What happens when a teleportation-mishap leaves four heroes lost in a strange world, each packing their own unique special powers? Teamwork, that’s what.
From the makers of cool 2D puzzle-'em-up Teslagrad, Rain Games brings a new title to the same universe in the shape of World to the West. The big change this time around is that this is a Zelda-esque top-down adventure-puzzler-brawler rather than 2D platformer.
So what’s the deal here, then? You start off as Lumina – a ‘Teslamancer’ who can teleport short distances in order to cross gaps and wield electricity as a weapon. The intro levels guide you straight into a series of strange places that serve as introductions to each of the characters. In addition to Lumina, there's Teri who has mind powers and can possess creatures; Knaus, who's a shovel-equipped digger who can travel underground; and Lord Clonington, who's fond of fisticuffs and is good at climbing and breaking barriers.
It actually takes a decent amount of time before the team are brought together, at which point the game changes and the adventure kicks into gear, bringing some fun, team based, brain challenging twists and turns as you make your way through the World to the West. We found it a bit of a slog to get to that point, but once you have the full compliment of heroes under your control, half the fun is working out whose skills you’ll need to crack the various puzzles and move forward.
There's a major bad guy who seems to be based in part on President Trump, giving World to the West a fun political angle. The plot isn’t very deep, but it somewhat makes up for being shallow with a good amount of humour. As you progress, the heroes get to use new abilities and upgrades though finding hidden goodies, so it’s worth trekking around the map in order to find all that you can. The combat is good too, and defeating a group of enemies will often give you access to a new location. What's more, there's a nice range of different beasties to battle.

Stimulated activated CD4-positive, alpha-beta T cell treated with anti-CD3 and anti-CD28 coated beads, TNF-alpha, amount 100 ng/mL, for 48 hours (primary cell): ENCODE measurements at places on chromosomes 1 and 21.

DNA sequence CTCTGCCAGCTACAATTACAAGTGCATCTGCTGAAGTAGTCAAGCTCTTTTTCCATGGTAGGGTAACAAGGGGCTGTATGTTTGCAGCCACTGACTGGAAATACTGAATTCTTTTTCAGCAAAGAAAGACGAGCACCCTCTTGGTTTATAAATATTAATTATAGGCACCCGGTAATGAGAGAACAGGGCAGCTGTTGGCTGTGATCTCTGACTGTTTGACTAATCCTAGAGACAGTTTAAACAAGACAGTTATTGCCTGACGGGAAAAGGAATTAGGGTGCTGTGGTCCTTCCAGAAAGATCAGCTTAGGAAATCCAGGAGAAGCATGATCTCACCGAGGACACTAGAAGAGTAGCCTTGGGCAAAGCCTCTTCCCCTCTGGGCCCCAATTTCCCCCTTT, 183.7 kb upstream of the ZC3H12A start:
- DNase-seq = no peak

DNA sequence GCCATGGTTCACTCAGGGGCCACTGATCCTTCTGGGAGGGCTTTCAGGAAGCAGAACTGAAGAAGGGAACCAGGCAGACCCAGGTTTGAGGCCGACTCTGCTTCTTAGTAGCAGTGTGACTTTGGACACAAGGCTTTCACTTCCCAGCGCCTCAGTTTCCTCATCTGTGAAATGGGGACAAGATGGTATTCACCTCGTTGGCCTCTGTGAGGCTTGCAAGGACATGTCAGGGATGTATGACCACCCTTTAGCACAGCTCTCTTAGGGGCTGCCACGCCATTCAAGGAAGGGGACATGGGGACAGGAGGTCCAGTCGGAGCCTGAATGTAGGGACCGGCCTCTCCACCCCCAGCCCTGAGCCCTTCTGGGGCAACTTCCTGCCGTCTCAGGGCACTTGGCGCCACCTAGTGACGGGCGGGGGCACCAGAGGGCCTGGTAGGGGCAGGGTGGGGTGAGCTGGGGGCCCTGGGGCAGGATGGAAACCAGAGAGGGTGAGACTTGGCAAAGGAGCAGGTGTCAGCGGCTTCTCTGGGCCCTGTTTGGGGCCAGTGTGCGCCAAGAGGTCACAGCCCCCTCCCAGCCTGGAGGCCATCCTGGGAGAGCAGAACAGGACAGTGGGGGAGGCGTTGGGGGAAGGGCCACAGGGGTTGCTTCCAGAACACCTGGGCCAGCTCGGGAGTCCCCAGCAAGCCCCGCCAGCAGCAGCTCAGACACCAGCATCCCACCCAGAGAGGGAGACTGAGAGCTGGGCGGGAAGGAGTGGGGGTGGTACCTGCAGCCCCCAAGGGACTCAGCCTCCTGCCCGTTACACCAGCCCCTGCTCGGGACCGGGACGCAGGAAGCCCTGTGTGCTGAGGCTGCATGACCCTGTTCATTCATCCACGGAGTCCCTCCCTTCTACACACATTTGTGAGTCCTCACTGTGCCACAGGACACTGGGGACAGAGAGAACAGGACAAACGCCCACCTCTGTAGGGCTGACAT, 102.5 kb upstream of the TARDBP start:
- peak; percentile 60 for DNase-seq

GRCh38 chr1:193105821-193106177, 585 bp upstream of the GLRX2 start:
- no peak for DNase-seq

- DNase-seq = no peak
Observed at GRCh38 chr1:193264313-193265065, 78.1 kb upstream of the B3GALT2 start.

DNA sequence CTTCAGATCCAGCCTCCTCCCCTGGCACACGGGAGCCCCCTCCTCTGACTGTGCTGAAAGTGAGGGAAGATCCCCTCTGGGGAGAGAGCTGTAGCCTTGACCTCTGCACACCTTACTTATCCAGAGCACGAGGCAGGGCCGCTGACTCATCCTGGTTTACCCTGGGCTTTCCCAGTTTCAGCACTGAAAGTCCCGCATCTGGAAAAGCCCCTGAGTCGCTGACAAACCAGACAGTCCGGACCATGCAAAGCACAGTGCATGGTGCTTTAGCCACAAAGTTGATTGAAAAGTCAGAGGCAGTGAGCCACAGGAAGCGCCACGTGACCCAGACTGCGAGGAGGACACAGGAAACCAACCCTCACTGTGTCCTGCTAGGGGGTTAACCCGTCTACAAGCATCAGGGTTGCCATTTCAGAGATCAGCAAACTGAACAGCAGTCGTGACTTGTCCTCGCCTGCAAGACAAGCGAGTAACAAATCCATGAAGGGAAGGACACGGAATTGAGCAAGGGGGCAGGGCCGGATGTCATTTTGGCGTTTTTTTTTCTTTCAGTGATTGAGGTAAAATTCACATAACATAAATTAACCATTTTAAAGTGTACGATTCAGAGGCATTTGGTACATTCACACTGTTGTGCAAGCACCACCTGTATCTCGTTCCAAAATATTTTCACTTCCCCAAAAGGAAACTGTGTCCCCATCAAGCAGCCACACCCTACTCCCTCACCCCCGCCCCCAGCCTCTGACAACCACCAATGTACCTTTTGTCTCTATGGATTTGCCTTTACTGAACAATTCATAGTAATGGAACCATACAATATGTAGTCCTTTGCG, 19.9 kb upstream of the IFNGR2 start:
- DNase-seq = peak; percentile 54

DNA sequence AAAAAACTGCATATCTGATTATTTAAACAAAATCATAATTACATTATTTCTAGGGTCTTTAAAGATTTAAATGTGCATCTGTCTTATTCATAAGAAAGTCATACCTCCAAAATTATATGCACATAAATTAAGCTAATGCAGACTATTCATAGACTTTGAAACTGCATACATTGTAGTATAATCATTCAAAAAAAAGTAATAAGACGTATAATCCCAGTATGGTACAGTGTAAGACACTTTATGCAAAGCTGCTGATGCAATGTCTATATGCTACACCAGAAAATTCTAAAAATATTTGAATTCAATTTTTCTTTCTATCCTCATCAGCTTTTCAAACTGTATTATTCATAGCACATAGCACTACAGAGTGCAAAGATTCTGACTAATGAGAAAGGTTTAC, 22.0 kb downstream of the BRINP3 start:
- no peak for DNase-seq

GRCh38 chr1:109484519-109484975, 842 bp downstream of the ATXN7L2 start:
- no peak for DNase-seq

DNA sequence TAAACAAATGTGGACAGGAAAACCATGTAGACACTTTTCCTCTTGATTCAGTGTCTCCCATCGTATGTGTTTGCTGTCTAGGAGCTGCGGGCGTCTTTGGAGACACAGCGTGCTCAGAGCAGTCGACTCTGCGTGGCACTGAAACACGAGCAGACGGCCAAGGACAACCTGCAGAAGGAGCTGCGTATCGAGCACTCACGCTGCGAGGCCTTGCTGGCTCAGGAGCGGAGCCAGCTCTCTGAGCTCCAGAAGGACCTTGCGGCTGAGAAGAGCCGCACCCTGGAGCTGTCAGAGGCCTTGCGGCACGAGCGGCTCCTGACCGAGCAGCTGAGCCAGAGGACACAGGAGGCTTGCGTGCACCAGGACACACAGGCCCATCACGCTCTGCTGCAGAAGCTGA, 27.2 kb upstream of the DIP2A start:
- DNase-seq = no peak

The controls are easy to pick up and fairly intuitive, although the platforming does require quite precise movements at times so that you don't fall off a ledge and are forced to retrace your steps. Speaking of which, because the heroes move independently rather than as a group, you’ll often have to try and navigate areas multiple times using different character powers in order to access some locations which are ‘locked’. However, the path of progression isn't always immediately clear, and will sometimes require trial and error as well as a decent amount of guesswork - especially when controlling the native animals who offer up a host of possible uses.
Meanwhile, the graphics of World to the West are similar to those of Teslagrad – just in 3D. Think cartoony and simple rather than cutting edge; they serve the game well, but won’t win any awards or offer much by way of iconic character designs.
Sadly, some rough edges do hold things back a little. Expect to see the occasional annoying collision bug which may force you to play through the same level trying not to trigger it again. Thankfully, there are multiple save points which can be used to fast travel, but only by the character that discovered them. Others in the group will also need to make the journey to the same point in order to fast travel later, which feels a bit convoluted.
The World to the West is a fun brain-teasing challenge which is worth a look for those who like to mix up their puzzling with some combat and exploration. It's no Zelda-beater, but for those seeking a PS4 alternative, you need only go West.